This week, deadly wildfires have swept France, Portugal, Spain, and Greece; Texas authorities asked residents to conserve water due to a drought and looming heat wave; and New York City is dealing with thunderstorms during punishingly hot temperatures. If it wasn’t clear before, the ramifications of climate change are very much here.
But as scientists point out, it’s time to buckle up because summers are going to look more and more like this.
Brenda Ekwurzel, a director of climate science with the Union of Concerned Scientists, told BuzzFeed News the extreme weather conditions happening right now are emblematic of the climate crisis, and that this summer is “one of those previously extremely rare events that is now moving into the more common rare events for Europe and the UK.”
The Met Office issued its first-ever “red extreme” heat warning, with temperatures soaring as high as 104 degrees Fahrenheit in parts of the country — at least 34 locations broke the previous national records — and spontaneous wildfires erupting on the side of major roads.
In its warning, Dr. Nikos Christidis, a climate attribution scientist, said that 104-degree summers in the UK are now up to 10 times likelier than they would be “under a natural climate unaffected by human influence.”
Before Tuesday, the highest temperature experienced in the UK was 101.66 degrees Fahrenheit, recorded in 2019 at the Cambridge University Botanic Garden.
Ekwurzel expressed concerns that the current conditions were mirroring the devastating heat wave of 2003, which reportedly killed up to 70,000 people across Europe, including an estimated 2,000 in the UK.
“I'm hoping that the adaptations that Europe has made and the steps that have been taken can help protect people better through this horrific summer of the repeated heat wave,” she said.
One major issue is architecture: The UK did not build homes for hot weather. Instead, buildings were designed to hold in heat, since historically that has been the biggest temperature concern.
Amid rising temperatures, celebrities like Kylie Jenner have drawn greater criticism. Flight records showed Jenner recently took a three-minute flight for a journey that would have been a 40-minute drive. During the weekend, she posted on Instagram her and partner Travis Scott cuddling between two private jets, with the caption “you wanna take mine or yours ?” This resulted in her being called a “full time climate criminal” online.
Ekwurzel called the emotional response “justified.”
“This emergency — these heat waves and future weather disasters — have come about because of a system where the richest among us, like Kylie Jenner, can consume on an unimaginable scale, and policies are skewed in her favor to further enable her cohort,” said Noga Levy-Rapoport, a UK climate activist and student who has been at the forefront of #FridaysForFuture protests inspired by Greta Thunberg. She warned that lives were at stake if governments failed to act.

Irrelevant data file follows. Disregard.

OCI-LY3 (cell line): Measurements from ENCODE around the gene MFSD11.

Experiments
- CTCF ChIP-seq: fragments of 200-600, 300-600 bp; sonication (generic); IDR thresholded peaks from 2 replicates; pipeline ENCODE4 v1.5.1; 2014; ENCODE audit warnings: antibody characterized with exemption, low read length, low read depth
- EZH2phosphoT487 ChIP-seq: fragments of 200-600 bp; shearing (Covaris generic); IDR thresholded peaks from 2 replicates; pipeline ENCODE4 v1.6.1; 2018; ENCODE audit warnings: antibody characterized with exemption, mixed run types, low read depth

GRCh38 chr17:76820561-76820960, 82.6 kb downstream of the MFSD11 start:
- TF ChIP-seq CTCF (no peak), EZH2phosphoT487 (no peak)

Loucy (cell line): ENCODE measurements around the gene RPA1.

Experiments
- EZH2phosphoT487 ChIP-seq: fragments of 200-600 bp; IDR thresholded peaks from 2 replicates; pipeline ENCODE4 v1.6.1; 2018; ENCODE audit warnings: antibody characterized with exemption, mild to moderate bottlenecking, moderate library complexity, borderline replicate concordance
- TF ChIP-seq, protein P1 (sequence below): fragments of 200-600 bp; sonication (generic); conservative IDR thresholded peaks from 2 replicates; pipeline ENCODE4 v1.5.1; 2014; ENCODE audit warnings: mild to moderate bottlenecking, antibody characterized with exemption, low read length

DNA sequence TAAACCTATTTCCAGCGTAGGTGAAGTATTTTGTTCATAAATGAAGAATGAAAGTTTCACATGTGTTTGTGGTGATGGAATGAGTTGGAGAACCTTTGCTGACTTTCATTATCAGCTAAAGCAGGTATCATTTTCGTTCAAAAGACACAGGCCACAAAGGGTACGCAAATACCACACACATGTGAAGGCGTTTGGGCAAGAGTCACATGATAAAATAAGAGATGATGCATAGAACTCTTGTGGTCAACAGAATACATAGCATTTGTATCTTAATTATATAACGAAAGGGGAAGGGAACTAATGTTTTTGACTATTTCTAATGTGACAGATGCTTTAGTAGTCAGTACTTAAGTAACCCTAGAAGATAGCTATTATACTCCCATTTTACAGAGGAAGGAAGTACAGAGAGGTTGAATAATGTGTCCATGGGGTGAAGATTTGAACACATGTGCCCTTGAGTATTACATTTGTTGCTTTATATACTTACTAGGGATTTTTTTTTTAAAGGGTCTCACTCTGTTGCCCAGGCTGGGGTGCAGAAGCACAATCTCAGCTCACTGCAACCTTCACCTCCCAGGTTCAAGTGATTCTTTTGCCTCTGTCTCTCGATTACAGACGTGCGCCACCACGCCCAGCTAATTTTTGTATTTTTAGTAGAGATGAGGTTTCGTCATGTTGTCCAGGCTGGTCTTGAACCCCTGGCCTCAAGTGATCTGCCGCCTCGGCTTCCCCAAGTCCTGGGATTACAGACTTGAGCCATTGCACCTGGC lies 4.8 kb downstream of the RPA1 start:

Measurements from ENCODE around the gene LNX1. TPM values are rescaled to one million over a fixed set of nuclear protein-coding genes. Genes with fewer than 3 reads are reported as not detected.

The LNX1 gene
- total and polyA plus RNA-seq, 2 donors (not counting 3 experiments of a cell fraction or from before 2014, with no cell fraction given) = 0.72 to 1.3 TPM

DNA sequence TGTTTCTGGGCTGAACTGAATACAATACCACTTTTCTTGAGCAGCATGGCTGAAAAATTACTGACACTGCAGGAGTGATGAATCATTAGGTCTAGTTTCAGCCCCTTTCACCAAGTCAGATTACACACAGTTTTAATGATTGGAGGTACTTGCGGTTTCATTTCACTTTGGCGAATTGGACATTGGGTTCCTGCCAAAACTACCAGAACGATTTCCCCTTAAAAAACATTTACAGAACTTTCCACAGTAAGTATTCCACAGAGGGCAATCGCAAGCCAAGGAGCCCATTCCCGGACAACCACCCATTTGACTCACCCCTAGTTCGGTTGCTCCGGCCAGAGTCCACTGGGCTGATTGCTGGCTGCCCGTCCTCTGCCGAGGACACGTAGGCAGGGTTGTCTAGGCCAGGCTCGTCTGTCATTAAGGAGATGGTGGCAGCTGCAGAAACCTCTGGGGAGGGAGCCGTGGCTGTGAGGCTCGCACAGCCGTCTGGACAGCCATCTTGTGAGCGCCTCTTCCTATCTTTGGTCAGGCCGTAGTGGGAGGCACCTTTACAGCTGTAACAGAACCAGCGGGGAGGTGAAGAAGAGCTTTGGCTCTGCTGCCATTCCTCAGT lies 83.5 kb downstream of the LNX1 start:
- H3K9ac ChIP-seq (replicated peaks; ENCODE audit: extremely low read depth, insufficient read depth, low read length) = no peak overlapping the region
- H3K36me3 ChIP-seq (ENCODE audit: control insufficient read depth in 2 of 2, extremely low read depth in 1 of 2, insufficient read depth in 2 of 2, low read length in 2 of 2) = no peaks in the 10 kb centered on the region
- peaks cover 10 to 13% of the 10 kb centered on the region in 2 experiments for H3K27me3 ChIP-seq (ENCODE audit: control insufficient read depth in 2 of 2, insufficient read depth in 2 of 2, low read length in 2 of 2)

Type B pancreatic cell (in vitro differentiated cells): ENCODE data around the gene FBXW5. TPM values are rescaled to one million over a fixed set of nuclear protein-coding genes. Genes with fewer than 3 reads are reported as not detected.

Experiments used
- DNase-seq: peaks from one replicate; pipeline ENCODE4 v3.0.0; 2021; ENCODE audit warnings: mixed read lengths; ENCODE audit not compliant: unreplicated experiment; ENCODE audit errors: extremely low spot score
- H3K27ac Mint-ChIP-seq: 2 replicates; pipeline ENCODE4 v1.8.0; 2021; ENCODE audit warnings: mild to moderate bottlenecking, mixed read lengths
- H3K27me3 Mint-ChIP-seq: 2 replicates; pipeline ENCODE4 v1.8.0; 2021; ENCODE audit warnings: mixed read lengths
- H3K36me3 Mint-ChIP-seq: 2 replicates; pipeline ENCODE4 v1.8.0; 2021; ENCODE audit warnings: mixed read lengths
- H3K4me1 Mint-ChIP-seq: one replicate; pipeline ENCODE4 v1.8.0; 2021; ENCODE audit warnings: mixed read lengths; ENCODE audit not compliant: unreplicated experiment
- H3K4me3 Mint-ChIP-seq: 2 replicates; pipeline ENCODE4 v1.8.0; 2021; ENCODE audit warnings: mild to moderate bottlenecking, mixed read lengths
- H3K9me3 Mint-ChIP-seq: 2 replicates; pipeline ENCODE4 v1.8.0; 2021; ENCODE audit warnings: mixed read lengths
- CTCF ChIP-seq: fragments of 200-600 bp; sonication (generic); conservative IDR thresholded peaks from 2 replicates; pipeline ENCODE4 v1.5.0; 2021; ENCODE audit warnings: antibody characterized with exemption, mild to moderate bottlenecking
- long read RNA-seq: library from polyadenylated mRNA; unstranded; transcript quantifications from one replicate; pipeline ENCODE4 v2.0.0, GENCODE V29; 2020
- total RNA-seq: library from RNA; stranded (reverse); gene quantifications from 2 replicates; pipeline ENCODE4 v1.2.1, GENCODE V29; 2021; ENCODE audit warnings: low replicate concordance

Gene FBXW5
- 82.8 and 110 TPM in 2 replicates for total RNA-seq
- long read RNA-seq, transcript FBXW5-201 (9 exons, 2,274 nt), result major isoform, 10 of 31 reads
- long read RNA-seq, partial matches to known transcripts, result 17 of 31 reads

The 20-year-old activist dismissed the suggestions that the individual habits or lifestyle changes of the average person could change the tides when the contribution is significantly smaller compared to “the level of resource extraction and exploitation” by fossil fuel corporations.
“The climate crisis is a systemic crisis,” she said. “The heat wave is dangerous and terrifying and should be yet another crucial wake-up call for our leaders to finally take charge on climate.”
Just last week, Sen. Joe Manchin, a West Virginia Democrat and oil baron, finally killed the Biden administration’s attempt at a climate deal after months and months of lengthy negotiations. His colleague Sen. Ed Markey, who has been pushing hard for climate legislation, tweeted afterward: “Rage keeps me from tears.”
President Joe Biden will make a climate speech on Wednesday, although Reuters currently reports that he won’t declare a “national emergency” over climate change, which would allow executive action measures to take place.
Levy-Rapoport said that support for the cause and concern over the crisis has ballooned since she began walking out of school lessons back in 2019 to lead protests to demand urgent climate action.
“We’ve seen an immense rise in climate literacy and awareness, particularly in terms of media coverage and wider public concern, as evidenced by the emphasis placed on climate policy in elections and at crucial international summits,” she said, “but we have a long way to go; support has to be channeled into action and protest to bring about greater political pressure. We can’t let concern be forced into paralyzing eco-anxiety as corporations continue to get away with the planetary damage they’re inflicting.”
While the past two days have been lightened with British humor, it’s easy to overlook the very real eco-anxiety people are sharing online.
“This weather has scared me into wondering what life will be like for my son when he’s older,” one Twitter user wrote.
“As if my baseline eco-anxiety wasn't high enough, on weeks like these I'm absolutely terrified,” climate journalist Anna Gumbau tweeted.
But activists such as Levy-Rapoport believe that there is still so much to fight for.
“Eco-anxiety can be terrifying, but it’s vital to keep going to avoid even further damage,” she said. “We still have lives to save and entire front-line communities and countries to rescue from the brunt of climate change. It is never too late to take climate action.”